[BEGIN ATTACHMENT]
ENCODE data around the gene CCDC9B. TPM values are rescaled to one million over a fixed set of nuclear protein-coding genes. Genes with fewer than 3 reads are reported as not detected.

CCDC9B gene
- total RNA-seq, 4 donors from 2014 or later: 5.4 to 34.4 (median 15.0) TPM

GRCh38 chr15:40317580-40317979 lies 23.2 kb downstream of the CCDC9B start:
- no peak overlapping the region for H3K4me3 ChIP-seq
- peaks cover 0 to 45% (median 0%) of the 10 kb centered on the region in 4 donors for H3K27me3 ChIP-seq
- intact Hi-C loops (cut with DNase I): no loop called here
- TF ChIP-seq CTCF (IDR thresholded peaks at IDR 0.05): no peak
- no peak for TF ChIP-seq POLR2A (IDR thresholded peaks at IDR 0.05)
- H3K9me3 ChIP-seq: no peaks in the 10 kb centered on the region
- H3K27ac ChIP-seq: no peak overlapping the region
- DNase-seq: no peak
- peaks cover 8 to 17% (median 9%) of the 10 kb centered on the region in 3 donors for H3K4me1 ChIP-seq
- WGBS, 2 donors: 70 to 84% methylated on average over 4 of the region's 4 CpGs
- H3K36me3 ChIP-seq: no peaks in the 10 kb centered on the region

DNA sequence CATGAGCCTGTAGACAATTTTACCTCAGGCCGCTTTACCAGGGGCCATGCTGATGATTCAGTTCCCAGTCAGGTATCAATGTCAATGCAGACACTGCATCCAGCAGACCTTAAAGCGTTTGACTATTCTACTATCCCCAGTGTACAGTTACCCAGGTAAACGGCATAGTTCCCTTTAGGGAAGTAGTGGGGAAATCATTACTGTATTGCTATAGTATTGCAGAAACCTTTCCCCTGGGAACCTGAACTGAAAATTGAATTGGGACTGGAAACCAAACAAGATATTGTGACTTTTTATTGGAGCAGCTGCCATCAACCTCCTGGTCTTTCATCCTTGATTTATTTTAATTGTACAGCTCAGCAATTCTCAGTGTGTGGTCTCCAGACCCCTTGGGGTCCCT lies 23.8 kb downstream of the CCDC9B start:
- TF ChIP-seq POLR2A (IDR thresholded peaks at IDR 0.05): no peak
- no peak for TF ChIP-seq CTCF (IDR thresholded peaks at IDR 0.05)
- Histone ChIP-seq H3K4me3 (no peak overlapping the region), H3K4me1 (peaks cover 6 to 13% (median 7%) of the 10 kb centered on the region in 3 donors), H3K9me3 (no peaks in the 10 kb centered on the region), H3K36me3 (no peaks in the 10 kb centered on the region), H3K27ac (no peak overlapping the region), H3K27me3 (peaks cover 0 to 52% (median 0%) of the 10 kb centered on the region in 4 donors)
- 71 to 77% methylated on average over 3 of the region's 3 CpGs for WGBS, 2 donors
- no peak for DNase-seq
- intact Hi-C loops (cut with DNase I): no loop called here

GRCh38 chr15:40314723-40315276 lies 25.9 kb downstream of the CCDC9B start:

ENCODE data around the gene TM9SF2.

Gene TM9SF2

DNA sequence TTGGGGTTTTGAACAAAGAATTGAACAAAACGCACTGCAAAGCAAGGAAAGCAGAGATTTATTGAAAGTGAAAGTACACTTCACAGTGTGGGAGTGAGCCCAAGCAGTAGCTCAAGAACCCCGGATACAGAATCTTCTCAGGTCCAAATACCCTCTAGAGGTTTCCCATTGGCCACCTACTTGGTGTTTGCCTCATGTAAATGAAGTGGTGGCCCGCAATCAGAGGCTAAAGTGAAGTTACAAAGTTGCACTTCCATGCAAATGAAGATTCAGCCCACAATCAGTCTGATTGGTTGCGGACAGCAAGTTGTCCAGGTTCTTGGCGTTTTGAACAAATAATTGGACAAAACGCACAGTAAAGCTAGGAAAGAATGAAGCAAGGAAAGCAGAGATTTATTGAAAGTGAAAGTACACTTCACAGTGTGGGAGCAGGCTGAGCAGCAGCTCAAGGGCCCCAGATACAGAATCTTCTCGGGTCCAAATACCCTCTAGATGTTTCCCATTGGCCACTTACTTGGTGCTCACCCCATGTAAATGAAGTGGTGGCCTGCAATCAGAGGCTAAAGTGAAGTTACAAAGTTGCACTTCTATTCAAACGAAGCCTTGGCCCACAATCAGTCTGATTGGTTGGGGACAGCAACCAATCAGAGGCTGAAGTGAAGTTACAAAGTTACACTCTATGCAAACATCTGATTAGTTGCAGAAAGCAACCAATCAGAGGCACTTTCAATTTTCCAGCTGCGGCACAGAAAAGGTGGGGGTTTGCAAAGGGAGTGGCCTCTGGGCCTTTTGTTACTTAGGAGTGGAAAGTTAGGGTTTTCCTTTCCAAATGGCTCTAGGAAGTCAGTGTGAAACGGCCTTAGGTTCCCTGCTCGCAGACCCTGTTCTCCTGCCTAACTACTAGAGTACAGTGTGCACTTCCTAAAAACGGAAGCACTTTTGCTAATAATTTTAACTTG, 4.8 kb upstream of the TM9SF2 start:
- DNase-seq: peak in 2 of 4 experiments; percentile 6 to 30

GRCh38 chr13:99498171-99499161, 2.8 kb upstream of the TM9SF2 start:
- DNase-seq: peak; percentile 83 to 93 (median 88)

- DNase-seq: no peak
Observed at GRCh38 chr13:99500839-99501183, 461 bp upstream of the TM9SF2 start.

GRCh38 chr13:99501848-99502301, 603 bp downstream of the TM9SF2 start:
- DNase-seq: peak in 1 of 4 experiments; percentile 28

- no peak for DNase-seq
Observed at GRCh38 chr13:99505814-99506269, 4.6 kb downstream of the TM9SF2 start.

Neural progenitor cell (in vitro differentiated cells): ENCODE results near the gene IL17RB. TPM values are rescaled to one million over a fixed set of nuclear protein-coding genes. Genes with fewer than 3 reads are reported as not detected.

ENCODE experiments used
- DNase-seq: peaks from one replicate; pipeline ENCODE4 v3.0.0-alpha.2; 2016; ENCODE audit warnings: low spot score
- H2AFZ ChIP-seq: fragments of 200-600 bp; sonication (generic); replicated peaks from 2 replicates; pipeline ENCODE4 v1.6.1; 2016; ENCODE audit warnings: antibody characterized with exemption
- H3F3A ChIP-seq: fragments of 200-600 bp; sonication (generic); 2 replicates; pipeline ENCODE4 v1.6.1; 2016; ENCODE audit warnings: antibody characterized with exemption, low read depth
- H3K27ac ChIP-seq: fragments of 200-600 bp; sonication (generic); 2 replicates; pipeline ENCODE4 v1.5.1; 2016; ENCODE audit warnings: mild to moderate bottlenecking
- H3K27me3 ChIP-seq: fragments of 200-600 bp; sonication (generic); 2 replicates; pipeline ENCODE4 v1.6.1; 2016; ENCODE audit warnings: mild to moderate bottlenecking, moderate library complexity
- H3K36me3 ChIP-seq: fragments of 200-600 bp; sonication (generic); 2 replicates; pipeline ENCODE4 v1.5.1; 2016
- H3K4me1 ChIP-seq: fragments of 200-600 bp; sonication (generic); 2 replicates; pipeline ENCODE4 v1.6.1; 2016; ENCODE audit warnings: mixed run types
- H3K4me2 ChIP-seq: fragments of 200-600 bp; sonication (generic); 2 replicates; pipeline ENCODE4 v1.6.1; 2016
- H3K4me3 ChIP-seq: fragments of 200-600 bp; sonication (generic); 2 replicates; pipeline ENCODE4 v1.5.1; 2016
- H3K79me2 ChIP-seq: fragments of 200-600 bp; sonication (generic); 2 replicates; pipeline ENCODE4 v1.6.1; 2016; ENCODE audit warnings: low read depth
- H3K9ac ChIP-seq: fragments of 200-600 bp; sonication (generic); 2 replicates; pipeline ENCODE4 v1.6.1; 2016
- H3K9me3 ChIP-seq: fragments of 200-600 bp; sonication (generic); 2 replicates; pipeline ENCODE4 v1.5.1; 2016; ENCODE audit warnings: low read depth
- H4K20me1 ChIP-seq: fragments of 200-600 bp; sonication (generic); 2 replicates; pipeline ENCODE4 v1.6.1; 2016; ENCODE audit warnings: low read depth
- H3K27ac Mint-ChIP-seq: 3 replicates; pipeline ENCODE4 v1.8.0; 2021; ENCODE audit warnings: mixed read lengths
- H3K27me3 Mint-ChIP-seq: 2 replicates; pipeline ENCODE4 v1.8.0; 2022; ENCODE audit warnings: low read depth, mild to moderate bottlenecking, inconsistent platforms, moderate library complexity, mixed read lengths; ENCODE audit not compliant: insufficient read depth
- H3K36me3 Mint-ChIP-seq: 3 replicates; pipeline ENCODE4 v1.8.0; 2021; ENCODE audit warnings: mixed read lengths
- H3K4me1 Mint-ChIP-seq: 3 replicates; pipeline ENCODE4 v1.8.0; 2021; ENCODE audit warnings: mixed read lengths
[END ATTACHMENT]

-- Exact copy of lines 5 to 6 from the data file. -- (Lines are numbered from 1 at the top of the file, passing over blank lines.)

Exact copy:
- no peak overlapping the region for H3K4me3 ChIP-seq
- peaks cover 0 to 45% (median 0%) of the 10 kb centered on the region in 4 donors for H3K27me3 ChIP-seq